"I lament the amount of grounding I see in a lot of creative and planning today," he added.

Changes in clients' world had also contributed to the situation, he argued. Short tenure of chief marketing officers (an average of two years in the US) meant "doing the right thing is not as important as doing something" to them.

Also, the term procurement used to conjure up images of illicit night-time activities. "Now it's a constant day-time word," he said, "and no damn fun at all."

Steel called for anger and energy among planners to "change the disappointing marketing status quo".

"Who is really setting big, hairy, audacious goals?" he challenged. "We need to be more ambitious in our targets."

Planners can spend hours debating how many of them can fit on the head of a pin and whether Paul Feldwick can pass through the eye of a needle, he said. His answers, given as an aside, were "not many and no".

But the chief role of planning, he reminded the audience, is to help clients set the right objectives for their brands and businesses. "To move forwards, we need to look backwards," he suggested. If planners were merely "cool", "we should fire them", he said. Similarly, those who are not good with numbers and can't do quantitative research should meet the same fate.

"The fundamentals of planning may not sometimes be very interesting but planners and planning ignore them at their peril," he warned.

John Grant, marketing consultant

Thanking the god of fashion that he'd put on a white t-shirt rather than black under his cream linen suit, Grant talked at pace, without notes, charting the life-cycle of brands and relating them to planning. Perhaps, at 40, the discipline is in the throes of a mid-life crisis, he mused.

Taking the brand Brad Pitt as an example, he reeled through the life-cycle stages: who's Brad Pitt?; get me Brad Pitt; get me Brad Pitt for less money; get me the new Brad Pitt, and who's Brad Pitt?

He wondered whether the trend for "fast strategy" meant that planning had reached the "get me planning for less money" stage.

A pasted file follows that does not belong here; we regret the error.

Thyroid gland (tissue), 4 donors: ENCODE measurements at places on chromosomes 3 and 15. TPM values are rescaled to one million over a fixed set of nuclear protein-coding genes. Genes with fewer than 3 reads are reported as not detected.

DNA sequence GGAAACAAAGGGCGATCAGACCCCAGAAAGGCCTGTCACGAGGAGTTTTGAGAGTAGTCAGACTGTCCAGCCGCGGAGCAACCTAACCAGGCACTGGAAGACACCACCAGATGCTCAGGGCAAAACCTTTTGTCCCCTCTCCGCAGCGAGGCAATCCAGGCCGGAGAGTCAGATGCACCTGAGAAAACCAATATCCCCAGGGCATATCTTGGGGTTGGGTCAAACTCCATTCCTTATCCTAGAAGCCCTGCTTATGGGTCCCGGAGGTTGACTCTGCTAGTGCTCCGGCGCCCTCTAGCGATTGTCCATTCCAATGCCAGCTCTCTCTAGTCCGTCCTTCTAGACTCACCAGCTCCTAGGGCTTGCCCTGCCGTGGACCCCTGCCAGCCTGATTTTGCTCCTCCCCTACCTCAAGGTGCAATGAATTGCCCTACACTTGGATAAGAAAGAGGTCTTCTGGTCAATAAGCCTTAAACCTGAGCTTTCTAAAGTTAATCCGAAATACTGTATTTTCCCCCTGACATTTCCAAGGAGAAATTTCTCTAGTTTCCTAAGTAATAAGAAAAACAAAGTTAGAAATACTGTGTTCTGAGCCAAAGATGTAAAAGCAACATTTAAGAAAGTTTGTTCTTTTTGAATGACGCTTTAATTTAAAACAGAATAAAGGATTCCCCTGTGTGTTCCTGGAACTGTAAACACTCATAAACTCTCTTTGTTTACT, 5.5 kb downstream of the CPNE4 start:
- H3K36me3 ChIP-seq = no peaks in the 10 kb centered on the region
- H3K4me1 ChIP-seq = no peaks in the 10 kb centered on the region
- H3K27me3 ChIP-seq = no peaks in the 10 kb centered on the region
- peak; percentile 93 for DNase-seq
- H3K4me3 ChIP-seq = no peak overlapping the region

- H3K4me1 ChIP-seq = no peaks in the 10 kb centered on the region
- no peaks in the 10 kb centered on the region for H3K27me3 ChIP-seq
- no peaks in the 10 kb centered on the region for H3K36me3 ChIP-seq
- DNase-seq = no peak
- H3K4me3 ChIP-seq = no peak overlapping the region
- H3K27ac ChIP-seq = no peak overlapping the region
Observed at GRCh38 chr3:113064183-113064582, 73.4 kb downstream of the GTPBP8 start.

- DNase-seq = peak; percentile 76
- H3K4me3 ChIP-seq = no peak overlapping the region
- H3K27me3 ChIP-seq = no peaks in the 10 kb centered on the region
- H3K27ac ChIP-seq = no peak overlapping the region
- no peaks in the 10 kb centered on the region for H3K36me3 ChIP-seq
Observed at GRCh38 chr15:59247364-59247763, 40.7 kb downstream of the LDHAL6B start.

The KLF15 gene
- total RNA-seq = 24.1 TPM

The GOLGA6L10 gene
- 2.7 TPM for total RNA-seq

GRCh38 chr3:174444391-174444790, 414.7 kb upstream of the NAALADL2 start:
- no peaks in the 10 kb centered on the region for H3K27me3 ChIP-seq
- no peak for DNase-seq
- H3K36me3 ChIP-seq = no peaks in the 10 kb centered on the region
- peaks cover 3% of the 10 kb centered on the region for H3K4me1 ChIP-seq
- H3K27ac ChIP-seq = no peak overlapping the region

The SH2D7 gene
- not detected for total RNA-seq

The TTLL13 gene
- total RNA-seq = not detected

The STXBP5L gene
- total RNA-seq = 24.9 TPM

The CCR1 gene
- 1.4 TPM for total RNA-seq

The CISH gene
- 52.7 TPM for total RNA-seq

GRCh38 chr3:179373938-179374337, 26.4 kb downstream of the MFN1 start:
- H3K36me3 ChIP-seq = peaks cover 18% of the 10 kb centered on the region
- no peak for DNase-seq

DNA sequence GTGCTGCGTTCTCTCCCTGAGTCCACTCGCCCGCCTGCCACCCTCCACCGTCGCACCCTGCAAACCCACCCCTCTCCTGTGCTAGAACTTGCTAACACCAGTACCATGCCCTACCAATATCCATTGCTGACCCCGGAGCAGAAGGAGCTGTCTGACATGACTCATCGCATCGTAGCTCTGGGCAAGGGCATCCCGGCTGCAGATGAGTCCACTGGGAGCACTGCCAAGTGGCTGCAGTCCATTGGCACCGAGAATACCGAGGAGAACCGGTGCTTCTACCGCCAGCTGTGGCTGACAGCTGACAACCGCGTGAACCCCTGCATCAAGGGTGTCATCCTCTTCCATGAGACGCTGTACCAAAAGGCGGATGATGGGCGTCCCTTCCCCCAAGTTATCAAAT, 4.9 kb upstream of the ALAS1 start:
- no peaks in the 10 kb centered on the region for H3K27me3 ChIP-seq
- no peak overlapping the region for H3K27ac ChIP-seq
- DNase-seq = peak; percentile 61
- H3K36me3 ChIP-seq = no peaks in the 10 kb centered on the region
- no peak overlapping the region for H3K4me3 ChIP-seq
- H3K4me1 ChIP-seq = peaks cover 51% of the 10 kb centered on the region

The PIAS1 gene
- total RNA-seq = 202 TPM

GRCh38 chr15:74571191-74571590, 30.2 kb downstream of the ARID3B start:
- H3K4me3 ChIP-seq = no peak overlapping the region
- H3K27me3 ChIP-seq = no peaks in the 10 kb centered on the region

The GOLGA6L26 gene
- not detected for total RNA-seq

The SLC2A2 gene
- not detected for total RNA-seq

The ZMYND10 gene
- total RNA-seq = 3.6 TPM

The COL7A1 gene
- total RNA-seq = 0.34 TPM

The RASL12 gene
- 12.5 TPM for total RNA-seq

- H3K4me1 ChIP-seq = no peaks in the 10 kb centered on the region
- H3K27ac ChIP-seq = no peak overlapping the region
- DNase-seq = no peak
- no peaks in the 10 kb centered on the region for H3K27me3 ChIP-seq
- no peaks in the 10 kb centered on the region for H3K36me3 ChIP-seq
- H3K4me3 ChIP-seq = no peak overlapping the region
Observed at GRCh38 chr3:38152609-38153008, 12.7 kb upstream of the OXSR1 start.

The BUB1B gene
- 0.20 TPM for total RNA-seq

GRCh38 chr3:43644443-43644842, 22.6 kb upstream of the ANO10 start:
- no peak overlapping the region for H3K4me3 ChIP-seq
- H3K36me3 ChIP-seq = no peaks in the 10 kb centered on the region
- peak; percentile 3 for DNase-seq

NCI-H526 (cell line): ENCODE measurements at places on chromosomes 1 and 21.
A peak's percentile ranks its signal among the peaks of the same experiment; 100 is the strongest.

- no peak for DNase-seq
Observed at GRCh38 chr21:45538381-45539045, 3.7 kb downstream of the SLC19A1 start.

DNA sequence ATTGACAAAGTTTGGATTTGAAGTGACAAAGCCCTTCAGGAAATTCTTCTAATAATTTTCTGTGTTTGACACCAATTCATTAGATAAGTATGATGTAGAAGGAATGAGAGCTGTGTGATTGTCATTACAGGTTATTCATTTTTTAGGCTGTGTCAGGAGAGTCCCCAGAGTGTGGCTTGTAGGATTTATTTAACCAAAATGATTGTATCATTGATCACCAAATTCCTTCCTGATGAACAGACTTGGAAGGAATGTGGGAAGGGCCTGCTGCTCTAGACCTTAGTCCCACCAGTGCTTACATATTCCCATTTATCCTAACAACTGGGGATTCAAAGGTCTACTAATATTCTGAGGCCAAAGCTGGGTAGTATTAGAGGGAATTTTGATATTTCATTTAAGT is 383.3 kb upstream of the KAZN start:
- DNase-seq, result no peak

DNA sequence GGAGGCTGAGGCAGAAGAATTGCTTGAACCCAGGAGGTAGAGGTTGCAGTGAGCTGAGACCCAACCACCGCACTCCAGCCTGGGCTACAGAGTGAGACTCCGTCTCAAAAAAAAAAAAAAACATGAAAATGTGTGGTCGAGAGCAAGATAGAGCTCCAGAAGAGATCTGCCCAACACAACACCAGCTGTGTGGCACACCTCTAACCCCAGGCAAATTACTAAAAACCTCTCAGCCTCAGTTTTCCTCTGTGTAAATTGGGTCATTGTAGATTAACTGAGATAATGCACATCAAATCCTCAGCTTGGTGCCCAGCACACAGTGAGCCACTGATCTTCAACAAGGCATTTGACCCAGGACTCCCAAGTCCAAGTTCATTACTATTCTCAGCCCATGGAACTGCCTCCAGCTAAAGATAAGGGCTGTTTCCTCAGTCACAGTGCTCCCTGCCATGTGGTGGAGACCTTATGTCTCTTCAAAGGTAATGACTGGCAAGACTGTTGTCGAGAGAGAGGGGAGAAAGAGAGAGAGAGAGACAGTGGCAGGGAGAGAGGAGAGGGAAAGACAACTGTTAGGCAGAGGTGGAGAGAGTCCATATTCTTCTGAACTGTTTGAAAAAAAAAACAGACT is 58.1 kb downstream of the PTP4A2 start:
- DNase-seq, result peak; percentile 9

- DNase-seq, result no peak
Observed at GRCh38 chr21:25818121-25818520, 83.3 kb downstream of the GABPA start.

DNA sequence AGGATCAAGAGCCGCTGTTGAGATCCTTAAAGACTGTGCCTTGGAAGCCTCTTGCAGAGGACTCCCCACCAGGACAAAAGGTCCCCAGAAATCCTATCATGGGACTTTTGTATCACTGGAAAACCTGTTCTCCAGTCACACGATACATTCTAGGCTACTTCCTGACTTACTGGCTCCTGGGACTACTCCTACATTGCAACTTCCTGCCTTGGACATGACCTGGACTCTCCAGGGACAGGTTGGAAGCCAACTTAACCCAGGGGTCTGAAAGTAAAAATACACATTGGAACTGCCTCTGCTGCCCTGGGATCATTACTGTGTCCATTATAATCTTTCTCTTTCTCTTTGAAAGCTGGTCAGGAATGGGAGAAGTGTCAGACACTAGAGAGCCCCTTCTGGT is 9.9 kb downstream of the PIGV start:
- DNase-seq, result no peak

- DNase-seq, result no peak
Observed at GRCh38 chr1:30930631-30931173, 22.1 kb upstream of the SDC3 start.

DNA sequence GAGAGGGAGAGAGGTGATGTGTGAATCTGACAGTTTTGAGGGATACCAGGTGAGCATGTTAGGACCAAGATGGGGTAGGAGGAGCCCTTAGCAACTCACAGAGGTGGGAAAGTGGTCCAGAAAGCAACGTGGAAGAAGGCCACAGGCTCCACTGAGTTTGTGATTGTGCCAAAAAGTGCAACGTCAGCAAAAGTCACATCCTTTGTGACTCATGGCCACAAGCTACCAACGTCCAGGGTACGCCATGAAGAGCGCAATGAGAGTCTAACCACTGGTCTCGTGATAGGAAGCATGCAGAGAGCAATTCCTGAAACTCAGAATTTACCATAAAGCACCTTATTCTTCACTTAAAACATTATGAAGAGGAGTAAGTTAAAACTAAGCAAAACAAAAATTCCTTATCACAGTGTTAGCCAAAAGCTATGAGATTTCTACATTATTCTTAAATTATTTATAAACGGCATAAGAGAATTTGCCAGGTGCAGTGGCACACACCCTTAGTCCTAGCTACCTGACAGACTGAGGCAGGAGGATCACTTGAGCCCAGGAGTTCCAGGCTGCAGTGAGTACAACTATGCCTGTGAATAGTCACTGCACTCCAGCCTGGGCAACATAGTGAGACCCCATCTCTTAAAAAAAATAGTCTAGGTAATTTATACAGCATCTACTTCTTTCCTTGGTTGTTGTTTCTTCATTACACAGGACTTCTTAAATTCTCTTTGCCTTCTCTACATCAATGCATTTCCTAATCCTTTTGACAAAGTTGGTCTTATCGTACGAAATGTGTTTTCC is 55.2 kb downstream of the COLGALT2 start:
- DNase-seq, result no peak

At 40, he said, we can go one of two ways. One is stagnation, in which we become smaller versions of ourselves, repeating the same old arguments. The other is generativity, in which we start believing in something more important than who we are and what we stand for.

Grant has identified sustainability as his personal generative issue and has thrown himself into it for a book on the subject.

But planning needs to find its own generative question, he said. It may be about the future model of the agency. "Saving the ad agency might be your generative thing," he suggested. "Let's look for the bigger space and the generative issue."

Guy Murphy on planning on global brands

Murphy said King would have wanted to remind planners that they are in the business of "helping clients make more money from their money".

But are we so obsessed with new media that we are creating "bits, not brands?" Murphy asked.

Geographic expansion into regions where prospects are huge, with the opportunity to spread risk, makes an irresistible cocktail. "This is marketing's mojito," he said. "It's a chapter of planning yet to be written and we must pioneer it."

The onus is on culture-neutral brand ideas, capable of flexing around the world and based in human truth, he said. This would contrast with a lazy carving up of the world to reflect client structures.

The new-style planners JWT wants to recruit can be likened to piranhas, he said. They are likely to come from places other than the UK and US (combating idea racism) and their multi-cultural experience will mean they will be more creative than the generation before them.

"How long will it be," he asked, "before Cannes consistently awards the Grand Prix to global campaigns?"

To read readily dowloaded pdfs www.coffeeanddonuts.co.in
To view the speeches, http://www.planningbeginsat40.com/.

No comments:

Post a Comment